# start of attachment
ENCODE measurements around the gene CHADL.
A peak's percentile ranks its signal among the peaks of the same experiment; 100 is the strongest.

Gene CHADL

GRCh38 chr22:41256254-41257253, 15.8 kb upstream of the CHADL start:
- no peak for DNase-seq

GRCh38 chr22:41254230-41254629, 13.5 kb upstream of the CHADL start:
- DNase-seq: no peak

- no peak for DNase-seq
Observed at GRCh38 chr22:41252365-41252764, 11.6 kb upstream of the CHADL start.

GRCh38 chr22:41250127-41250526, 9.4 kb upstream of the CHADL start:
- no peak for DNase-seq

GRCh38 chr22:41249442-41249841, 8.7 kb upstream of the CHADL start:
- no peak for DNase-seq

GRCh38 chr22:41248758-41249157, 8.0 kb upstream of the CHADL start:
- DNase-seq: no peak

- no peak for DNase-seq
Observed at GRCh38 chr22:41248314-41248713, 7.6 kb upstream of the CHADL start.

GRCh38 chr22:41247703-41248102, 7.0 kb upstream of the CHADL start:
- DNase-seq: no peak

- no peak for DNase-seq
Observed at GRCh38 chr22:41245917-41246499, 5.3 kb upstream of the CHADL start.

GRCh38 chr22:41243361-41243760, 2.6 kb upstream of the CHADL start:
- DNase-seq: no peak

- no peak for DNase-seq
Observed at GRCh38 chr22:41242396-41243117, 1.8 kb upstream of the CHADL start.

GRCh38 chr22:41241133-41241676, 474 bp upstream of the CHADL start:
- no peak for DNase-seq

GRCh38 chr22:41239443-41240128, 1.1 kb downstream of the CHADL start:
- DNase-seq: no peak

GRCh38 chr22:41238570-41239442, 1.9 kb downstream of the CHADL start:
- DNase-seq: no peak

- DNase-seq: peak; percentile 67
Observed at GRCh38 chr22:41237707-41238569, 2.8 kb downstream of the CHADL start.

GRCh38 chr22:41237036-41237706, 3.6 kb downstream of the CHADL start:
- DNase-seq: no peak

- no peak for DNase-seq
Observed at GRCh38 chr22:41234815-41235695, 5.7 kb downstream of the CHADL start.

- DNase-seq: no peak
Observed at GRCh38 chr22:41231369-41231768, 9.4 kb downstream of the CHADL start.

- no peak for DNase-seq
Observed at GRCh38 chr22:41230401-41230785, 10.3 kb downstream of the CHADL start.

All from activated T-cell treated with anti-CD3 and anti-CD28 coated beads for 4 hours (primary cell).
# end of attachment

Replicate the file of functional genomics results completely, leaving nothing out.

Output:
ENCODE measurements around the gene CHADL.
A peak's percentile ranks its signal among the peaks of the same experiment; 100 is the strongest.

Gene CHADL

GRCh38 chr22:41256254-41257253, 15.8 kb upstream of the CHADL start:
- no peak for DNase-seq

GRCh38 chr22:41254230-41254629, 13.5 kb upstream of the CHADL start:
- DNase-seq: no peak

- no peak for DNase-seq
Observed at GRCh38 chr22:41252365-41252764, 11.6 kb upstream of the CHADL start.

GRCh38 chr22:41250127-41250526, 9.4 kb upstream of the CHADL start:
- no peak for DNase-seq

GRCh38 chr22:41249442-41249841, 8.7 kb upstream of the CHADL start:
- no peak for DNase-seq

GRCh38 chr22:41248758-41249157, 8.0 kb upstream of the CHADL start:
- DNase-seq: no peak

- no peak for DNase-seq
Observed at GRCh38 chr22:41248314-41248713, 7.6 kb upstream of the CHADL start.

GRCh38 chr22:41247703-41248102, 7.0 kb upstream of the CHADL start:
- DNase-seq: no peak

- no peak for DNase-seq
Observed at GRCh38 chr22:41245917-41246499, 5.3 kb upstream of the CHADL start.

GRCh38 chr22:41243361-41243760, 2.6 kb upstream of the CHADL start:
- DNase-seq: no peak

- no peak for DNase-seq
Observed at GRCh38 chr22:41242396-41243117, 1.8 kb upstream of the CHADL start.

GRCh38 chr22:41241133-41241676, 474 bp upstream of the CHADL start:
- no peak for DNase-seq

GRCh38 chr22:41239443-41240128, 1.1 kb downstream of the CHADL start:
- DNase-seq: no peak

GRCh38 chr22:41238570-41239442, 1.9 kb downstream of the CHADL start:
- DNase-seq: no peak

- DNase-seq: peak; percentile 67
Observed at GRCh38 chr22:41237707-41238569, 2.8 kb downstream of the CHADL start.

GRCh38 chr22:41237036-41237706, 3.6 kb downstream of the CHADL start:
- DNase-seq: no peak

- no peak for DNase-seq
Observed at GRCh38 chr22:41234815-41235695, 5.7 kb downstream of the CHADL start.

- DNase-seq: no peak
Observed at GRCh38 chr22:41231369-41231768, 9.4 kb downstream of the CHADL start.

- no peak for DNase-seq
Observed at GRCh38 chr22:41230401-41230785, 10.3 kb downstream of the CHADL start.

All from activated T-cell treated with anti-CD3 and anti-CD28 coated beads for 4 hours (primary cell).